Department of Anthropology
426 Graham Building
Mary K. Sandford, Associate Professor and Head of Department
Professors Baber, Bartel, Fitzgerald, Helms, Mountjoy; Adjunct Professor Hoffman; Assistant Professors Andreatta, Coleman; Adjunct Assistant Professor Jackson; Lecturers Bogdan, Bruner
Anthropology is a broad discipline which includes physical anthropology the study of humans as biological animals; cultural anthropology the study of humankind in a cultural perspective; archaeology the recovery and interpretation of ancient human biological and cultural remains; and linguistics the study of language in culture and society.
The general undergraduate major provides an extensive study in cultural anthropology, archaeology, linguistics, and physical anthropology. Majors who develop a particular interest in one of the sub disciplines may pursue a concentration in that area up to a maximum of 60 hours. Majors have opportunities to develop mentoring relationships with members of the faculty on current research projects as well as fieldwork projects. Internships in various agencies are also available.
Anthropology as a major prepares individuals to pursue many avenues of career development. It is the basis for a career as a professional anthropologist. Anthropology combined with other courses of study as double majors enhances career possibilities and professional development. There is, however, a growing demand for anthropologists in government agencies and business. In such settings, the knowledge which they have may be applied to the solution of human problems.
Through the accelerated master's program, an anthropology major may earn both a master's degree in a related field and a bachelor's degree in anthropology in approximately five years. Majors must begin planning early in this program as well as obtaining careful advising. Opportunities exist for an MA in Economics and a Masters of Business Administration.
Required: 122 semester hours
The General Anthropology Major provides training in human biological, social and behavioral science within the broader framework of a liberal arts education. The program presents a holistic view of the nature of humans in society, past and present, through courses in linguistics, prehistory, physical anthropology, and cultural anthropology. It provides a solid foundation for both a basic liberal arts education as well as for one of the concentrations in anthropology.
College of Arts and Sciences Liberal Education Requirements (CLER) (54-55 hours)
All students must meet the All-University Liberal Education Requirements (AULER). The College of Arts and Sciences, however, has established liberal education requirements for its programs which, while including those of AULER, contain additional requirements in several categories. Therefore, students following this program should adhere to the College requirements. Please note that students who satisfy the College Liberal Education Requirements (CLER) will also satisfy the All-University Liberal Education Requirements (AULER). See College requirements and AULER/CLER requirements.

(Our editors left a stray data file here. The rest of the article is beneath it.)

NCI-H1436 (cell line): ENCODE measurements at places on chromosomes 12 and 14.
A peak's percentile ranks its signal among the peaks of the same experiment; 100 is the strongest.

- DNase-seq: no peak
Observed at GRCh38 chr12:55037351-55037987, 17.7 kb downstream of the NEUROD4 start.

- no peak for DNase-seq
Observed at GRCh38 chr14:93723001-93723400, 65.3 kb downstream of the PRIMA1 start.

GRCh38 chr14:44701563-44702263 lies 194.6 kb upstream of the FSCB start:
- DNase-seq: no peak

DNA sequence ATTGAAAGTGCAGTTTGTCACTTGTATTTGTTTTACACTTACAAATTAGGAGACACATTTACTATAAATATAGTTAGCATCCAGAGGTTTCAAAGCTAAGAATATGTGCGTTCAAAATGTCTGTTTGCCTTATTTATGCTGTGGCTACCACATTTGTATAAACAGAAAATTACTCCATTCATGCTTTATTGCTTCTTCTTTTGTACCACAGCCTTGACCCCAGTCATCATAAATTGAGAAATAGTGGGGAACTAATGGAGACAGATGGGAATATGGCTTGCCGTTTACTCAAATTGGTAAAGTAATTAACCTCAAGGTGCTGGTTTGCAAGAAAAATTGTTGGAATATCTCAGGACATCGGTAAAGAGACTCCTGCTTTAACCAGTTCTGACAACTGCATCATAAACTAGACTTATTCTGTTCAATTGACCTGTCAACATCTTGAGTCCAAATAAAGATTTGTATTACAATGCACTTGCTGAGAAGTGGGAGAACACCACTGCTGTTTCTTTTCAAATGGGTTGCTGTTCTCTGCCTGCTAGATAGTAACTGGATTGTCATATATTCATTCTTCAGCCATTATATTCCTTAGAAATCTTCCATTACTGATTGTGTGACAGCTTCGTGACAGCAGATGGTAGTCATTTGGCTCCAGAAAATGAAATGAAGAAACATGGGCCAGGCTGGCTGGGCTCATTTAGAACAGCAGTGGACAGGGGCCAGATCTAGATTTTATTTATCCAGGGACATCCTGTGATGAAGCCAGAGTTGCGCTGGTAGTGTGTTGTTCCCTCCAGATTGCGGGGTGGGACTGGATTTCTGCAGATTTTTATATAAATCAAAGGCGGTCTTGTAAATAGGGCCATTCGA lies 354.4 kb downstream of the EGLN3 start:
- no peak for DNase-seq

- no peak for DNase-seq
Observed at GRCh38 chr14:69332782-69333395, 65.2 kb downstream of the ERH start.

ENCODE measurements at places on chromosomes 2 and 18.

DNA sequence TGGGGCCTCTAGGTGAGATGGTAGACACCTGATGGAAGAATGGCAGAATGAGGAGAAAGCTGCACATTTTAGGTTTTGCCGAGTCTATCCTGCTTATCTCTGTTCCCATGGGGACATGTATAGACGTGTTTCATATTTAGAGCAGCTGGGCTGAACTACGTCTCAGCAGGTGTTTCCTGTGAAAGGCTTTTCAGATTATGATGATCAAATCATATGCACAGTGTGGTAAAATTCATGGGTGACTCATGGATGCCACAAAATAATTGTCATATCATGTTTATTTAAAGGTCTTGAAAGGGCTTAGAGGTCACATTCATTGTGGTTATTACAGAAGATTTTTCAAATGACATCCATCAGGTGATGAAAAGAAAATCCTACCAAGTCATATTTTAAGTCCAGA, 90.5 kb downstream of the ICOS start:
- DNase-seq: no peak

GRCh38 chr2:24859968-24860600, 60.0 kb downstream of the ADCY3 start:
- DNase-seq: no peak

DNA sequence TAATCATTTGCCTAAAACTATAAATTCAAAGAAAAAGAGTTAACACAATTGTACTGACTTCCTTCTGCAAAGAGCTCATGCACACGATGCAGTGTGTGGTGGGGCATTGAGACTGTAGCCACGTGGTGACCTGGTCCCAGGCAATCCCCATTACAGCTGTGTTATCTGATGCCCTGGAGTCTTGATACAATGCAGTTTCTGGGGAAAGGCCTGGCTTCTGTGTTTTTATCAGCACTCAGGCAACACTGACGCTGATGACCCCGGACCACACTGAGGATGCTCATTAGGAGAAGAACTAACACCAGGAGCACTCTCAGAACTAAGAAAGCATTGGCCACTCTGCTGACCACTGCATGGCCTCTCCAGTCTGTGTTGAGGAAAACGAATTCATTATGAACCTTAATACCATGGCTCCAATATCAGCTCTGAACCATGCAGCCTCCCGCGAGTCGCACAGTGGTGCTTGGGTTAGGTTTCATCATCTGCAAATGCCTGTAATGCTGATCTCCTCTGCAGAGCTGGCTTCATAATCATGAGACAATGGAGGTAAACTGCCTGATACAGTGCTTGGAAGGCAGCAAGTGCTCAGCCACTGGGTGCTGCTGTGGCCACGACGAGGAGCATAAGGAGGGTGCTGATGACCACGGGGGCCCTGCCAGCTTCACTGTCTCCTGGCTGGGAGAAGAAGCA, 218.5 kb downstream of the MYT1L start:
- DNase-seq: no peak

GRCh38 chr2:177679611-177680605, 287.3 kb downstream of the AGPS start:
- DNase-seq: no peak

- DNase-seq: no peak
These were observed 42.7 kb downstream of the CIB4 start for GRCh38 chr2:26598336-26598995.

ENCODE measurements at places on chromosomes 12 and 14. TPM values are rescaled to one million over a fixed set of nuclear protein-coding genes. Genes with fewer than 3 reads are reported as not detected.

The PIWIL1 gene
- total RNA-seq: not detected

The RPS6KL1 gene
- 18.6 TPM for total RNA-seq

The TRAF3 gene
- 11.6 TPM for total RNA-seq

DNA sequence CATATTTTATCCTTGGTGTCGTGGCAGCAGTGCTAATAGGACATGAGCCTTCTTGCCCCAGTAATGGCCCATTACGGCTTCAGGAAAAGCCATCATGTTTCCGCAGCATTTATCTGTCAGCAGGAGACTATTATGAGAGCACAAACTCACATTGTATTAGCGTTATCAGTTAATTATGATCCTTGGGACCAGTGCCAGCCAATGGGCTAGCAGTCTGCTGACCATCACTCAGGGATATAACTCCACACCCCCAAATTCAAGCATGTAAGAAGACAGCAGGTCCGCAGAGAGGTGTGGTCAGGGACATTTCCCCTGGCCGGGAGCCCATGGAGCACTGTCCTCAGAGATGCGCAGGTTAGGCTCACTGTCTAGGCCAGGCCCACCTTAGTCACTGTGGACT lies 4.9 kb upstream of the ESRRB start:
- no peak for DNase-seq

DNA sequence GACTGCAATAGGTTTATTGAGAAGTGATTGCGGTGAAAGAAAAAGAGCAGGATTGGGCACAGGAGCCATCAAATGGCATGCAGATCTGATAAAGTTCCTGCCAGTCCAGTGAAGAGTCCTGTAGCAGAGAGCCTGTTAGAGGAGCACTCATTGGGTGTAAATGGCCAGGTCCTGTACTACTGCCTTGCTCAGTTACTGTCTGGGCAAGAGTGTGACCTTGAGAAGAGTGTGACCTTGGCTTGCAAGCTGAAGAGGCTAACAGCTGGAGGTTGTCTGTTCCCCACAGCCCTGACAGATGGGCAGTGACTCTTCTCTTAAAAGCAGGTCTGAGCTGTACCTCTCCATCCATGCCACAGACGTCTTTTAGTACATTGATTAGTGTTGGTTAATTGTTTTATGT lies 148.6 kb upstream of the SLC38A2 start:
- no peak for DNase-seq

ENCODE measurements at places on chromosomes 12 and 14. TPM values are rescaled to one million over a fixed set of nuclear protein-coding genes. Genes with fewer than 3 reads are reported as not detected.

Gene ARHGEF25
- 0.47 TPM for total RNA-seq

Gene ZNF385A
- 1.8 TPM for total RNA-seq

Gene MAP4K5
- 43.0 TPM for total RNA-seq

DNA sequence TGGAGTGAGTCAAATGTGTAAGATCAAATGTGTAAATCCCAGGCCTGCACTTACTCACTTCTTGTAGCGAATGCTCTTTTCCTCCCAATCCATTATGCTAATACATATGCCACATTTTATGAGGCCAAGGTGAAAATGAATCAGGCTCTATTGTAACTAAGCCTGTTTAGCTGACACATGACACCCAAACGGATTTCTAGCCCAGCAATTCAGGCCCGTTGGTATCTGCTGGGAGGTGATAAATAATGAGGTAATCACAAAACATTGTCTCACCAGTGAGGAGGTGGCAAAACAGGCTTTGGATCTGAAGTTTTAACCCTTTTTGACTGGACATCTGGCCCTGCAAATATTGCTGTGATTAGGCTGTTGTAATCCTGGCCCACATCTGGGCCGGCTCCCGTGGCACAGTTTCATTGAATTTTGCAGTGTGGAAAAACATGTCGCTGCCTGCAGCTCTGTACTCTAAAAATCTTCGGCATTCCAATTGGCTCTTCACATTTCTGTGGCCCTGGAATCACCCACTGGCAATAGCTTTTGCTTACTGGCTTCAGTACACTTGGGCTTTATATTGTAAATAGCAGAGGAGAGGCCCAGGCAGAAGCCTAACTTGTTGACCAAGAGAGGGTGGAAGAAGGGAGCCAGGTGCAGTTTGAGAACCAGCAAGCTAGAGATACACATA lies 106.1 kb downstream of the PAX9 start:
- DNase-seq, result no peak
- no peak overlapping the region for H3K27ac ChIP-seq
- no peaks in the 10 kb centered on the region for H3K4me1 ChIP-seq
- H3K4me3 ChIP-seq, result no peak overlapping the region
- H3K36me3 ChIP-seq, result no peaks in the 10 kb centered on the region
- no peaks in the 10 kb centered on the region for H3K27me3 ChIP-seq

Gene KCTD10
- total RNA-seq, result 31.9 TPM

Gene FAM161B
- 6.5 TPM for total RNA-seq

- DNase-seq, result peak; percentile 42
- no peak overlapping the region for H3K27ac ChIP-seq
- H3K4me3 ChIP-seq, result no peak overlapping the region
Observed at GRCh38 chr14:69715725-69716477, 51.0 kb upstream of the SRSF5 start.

Many of the anthropology courses listed as AULER and CLER courses also count towards the anthropology major:
ATY 213, 360 Analytic & Evaluative Studies (AE, CAE)
ATY 253, 331 Natural & Life Science (NS, CLS)
ATY 100, 325, 330, Non-Western Studies (NW, CNW)
ATY 201, 212, 258 Social & Behavioral Science (SB, CSB)
Minimum 24 semester hours in anthropology above the 100-level to include the following.
Core Courses for Anthropology Major and Sub disciplines
Although not a requirement beyond the 24 hours minimum, majors may choose to take additional courses in general anthropology. The additional courses may also be in one of the Sub disciplines:
Majors in consultation with a faculty member in the subdiscipline will select the appropriate courses.
Related Area Requirements
Majors who follow a plan for one of the accelerated master's programs should satisfy the related area requirements for that program.
Electives sufficient to complete the 122 semester hours required for degree.
Six semester hours to consist of:
The designation "Honors in Anthropology" will be printed on the student's official transcript.
Because of its holistic approach to human behavior, anthropology connects with many other disciplines both academically and professionally. Completion of anthropology as a second major is a good choice for students in interdepartmental programs in archaeology, linguistics, international studies, social studies, as well as programs in nutrition, history, classical studies, religious studies, geography, environmental studies, biology, women's studies, public health and African American studies. Students who double major in anthropology and another discipline must complete all major requirements in both areas as well as the general requirements for the degree which they are seeking.
All minors are required to take ATY 212. In addition they must select a minimum of 12 hours at the 200 level or above. The following suggested course sequences may be of interest to students pursuing specific majors and with certain career objectives.
Students in consultation with a member of the department may plan a minor to enhance their career objectives as they choose. They may also take approved independent study courses or approved selected topics courses.